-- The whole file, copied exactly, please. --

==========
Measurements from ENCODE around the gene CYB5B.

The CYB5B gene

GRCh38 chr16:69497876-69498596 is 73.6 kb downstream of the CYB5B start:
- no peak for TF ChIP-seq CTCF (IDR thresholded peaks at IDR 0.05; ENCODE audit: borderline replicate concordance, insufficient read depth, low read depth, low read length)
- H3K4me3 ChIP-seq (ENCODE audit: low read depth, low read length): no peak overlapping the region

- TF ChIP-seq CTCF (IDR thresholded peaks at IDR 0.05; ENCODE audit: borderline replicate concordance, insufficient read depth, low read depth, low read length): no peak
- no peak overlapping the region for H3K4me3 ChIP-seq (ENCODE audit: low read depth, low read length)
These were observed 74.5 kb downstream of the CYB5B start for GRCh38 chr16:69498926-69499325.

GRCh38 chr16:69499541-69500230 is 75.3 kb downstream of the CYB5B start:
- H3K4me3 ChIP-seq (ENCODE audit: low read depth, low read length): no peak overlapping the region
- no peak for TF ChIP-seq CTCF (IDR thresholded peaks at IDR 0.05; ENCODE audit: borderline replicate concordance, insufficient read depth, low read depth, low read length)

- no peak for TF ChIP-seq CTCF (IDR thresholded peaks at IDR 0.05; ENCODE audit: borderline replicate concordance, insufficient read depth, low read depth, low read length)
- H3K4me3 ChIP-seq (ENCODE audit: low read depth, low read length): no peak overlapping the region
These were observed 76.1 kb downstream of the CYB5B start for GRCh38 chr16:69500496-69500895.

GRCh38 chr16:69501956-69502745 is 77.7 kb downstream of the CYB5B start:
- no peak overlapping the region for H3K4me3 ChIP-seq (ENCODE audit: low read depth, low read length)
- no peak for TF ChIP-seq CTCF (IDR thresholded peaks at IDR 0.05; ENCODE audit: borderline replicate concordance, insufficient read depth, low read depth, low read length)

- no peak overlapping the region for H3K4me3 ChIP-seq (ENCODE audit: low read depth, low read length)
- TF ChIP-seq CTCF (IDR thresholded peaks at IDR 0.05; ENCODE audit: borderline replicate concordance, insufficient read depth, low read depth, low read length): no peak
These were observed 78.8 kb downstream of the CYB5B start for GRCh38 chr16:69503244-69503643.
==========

Measurements from ENCODE around the gene CYB5B.

The CYB5B gene

GRCh38 chr16:69497876-69498596 is 73.6 kb downstream of the CYB5B start:
- no peak for TF ChIP-seq CTCF (IDR thresholded peaks at IDR 0.05; ENCODE audit: borderline replicate concordance, insufficient read depth, low read depth, low read length)
- H3K4me3 ChIP-seq (ENCODE audit: low read depth, low read length): no peak overlapping the region

- TF ChIP-seq CTCF (IDR thresholded peaks at IDR 0.05; ENCODE audit: borderline replicate concordance, insufficient read depth, low read depth, low read length): no peak
- no peak overlapping the region for H3K4me3 ChIP-seq (ENCODE audit: low read depth, low read length)
These were observed 74.5 kb downstream of the CYB5B start for GRCh38 chr16:69498926-69499325.

GRCh38 chr16:69499541-69500230 is 75.3 kb downstream of the CYB5B start:
- H3K4me3 ChIP-seq (ENCODE audit: low read depth, low read length): no peak overlapping the region
- no peak for TF ChIP-seq CTCF (IDR thresholded peaks at IDR 0.05; ENCODE audit: borderline replicate concordance, insufficient read depth, low read depth, low read length)

- no peak for TF ChIP-seq CTCF (IDR thresholded peaks at IDR 0.05; ENCODE audit: borderline replicate concordance, insufficient read depth, low read depth, low read length)
- H3K4me3 ChIP-seq (ENCODE audit: low read depth, low read length): no peak overlapping the region
These were observed 76.1 kb downstream of the CYB5B start for GRCh38 chr16:69500496-69500895.

GRCh38 chr16:69501956-69502745 is 77.7 kb downstream of the CYB5B start:
- no peak overlapping the region for H3K4me3 ChIP-seq (ENCODE audit: low read depth, low read length)
- no peak for TF ChIP-seq CTCF (IDR thresholded peaks at IDR 0.05; ENCODE audit: borderline replicate concordance, insufficient read depth, low read depth, low read length)

- no peak overlapping the region for H3K4me3 ChIP-seq (ENCODE audit: low read depth, low read length)
- TF ChIP-seq CTCF (IDR thresholded peaks at IDR 0.05; ENCODE audit: borderline replicate concordance, insufficient read depth, low read depth, low read length): no peak
These were observed 78.8 kb downstream of the CYB5B start for GRCh38 chr16:69503244-69503643.